KANSAS CITY, Mo. -- Simone Biles messed around and got a triple-double. And just about everything else too on her way to a sixth U.S. women's gymnastics title.

The Olympic champion began her preparation for the 2020 Games by drilling her boundary pushing triple-twisting, double-flip (aka the "triple-double") at the end of her first tumbling run on floor exercise Sunday night, the exclamation point of another dazzling performance that showcased just how wide the gulf between Biles and the rest of the world has become.

Biles had a two-day all-around total of 118.500, nearly five points clear of Sunisa Lee in second and almost eight points ahead of Grace McCallum in third. The 22-year-old took the top scores on floor, vault and balance beam and placed third on bars, bouncing back from a sloppy set Friday that left the greatest gymnast on the planet and admitted perfectionist seething.

There were no muttered curse words this time. Only a borderline sarcastic jump for joy after she finished off a typically brilliant night by drilling her dismount on uneven bars to extend an unbeaten streak that began at the 2013 national championships. Biles gave coach Laurent Landi a relieved high-five before sticking out her tongue and waving her arms as she ran to hug the rest of competitors in her rotation.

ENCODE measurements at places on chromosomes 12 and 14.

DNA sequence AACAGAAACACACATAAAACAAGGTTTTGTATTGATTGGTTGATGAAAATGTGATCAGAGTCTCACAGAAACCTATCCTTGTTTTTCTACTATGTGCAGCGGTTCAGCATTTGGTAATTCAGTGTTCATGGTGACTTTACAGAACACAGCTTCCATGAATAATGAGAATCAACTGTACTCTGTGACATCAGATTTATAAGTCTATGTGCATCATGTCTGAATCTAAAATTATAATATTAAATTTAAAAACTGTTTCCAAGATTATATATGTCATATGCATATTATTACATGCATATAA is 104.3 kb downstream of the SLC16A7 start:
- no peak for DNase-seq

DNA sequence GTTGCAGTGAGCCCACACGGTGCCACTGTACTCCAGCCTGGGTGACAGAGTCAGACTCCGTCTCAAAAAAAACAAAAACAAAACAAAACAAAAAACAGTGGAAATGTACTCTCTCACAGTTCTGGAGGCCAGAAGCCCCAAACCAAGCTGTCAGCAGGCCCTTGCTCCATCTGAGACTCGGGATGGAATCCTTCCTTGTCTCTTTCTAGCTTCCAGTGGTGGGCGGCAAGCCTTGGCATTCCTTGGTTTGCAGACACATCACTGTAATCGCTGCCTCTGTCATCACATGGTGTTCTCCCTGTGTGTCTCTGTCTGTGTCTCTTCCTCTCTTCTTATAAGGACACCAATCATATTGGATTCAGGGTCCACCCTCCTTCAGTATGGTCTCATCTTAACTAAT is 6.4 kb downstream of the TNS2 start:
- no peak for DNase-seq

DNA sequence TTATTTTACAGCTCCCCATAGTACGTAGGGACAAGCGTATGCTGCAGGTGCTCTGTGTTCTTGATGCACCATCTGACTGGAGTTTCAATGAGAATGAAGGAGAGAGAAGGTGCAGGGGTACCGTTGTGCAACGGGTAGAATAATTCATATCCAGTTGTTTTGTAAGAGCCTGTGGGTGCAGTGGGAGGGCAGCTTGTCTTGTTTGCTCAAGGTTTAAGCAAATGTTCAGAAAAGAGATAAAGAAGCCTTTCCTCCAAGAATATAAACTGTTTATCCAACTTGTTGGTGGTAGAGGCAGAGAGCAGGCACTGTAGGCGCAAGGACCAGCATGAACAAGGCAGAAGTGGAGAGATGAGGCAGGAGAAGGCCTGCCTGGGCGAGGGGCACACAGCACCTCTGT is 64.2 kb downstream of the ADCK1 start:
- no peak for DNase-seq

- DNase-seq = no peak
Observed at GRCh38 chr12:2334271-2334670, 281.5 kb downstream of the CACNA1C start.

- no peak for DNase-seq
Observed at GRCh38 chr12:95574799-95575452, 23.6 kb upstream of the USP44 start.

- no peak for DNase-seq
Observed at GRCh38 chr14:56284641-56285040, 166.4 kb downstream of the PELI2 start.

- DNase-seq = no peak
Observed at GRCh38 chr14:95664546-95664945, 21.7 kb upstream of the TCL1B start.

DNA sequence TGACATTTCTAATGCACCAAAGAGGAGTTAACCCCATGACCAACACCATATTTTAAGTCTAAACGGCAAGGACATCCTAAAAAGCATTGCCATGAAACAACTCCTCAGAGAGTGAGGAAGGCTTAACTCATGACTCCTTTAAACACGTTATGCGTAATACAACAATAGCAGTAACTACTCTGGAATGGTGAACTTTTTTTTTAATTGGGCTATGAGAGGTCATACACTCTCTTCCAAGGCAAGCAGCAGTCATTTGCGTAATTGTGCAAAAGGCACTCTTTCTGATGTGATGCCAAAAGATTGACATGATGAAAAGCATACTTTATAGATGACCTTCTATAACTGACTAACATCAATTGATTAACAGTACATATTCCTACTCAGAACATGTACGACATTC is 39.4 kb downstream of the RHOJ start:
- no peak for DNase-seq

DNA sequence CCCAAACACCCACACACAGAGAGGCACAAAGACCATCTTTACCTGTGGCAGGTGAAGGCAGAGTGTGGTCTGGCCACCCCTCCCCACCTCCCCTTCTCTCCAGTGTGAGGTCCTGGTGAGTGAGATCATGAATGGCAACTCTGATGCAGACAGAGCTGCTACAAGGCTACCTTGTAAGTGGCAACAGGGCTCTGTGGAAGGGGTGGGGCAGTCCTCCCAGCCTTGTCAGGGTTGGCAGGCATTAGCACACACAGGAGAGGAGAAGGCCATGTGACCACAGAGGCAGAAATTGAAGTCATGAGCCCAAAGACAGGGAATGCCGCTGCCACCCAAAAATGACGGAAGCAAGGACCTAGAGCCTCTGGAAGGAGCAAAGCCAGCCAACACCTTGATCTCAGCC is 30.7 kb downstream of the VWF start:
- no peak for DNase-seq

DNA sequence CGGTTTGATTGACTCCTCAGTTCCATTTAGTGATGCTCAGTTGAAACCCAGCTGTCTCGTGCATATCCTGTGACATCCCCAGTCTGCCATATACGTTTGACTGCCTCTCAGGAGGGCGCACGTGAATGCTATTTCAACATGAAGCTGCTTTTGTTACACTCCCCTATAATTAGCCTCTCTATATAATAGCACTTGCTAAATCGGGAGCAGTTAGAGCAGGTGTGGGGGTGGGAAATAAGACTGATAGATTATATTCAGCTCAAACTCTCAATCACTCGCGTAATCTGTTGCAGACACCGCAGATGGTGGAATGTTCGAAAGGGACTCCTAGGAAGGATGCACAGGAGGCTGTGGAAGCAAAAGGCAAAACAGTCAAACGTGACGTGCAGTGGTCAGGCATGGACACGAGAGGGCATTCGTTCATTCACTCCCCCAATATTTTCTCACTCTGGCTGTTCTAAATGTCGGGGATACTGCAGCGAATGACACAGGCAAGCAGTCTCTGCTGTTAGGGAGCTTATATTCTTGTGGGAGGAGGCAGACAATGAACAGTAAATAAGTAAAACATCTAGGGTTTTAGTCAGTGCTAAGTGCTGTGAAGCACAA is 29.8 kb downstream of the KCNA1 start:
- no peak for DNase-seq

Two days removed from an off day -- at least by her impossibly high standards -- Biles responded with four sublime rotations that showcased the mix of technical precision, audacious ambition and charismatic showmanship that have become her trademark.

The opening night began with Biles shorting her attempt at the triple-double, a miscue that Landi admitted "bled" from one routine to the next. For any other gymnast, it would have been the meet of their lives. For Biles, it wasn't nearly good enough.

She promised to be better in the finals. She was more than that. She was spectacular. It's the challenge of pushing herself to the edge of her remarkable abilities that brought her back to the sport a year ago. Her pursuit is symbolized by the idea to include the triple-double -- a skill never done before by a woman in competition -- in her floor routine.

Mathematically, she didn't need to add it to maintain her advantage over the rest of the world. Instead, she did it just to see if she could. After expressing some concern during warm-ups about the corner of the floor where she would complete the skill, maintenance workers replaced the entire covering just minutes before the event began.

Biles responded by nailing it and keeping her feet just inside the boundary as the packed arena roared. A radiant smile followed, quickly followed by a rock steady set on beam and a pair of vaults that looked remarkably easy even though only a handful of athletes on the planet even attempt them.

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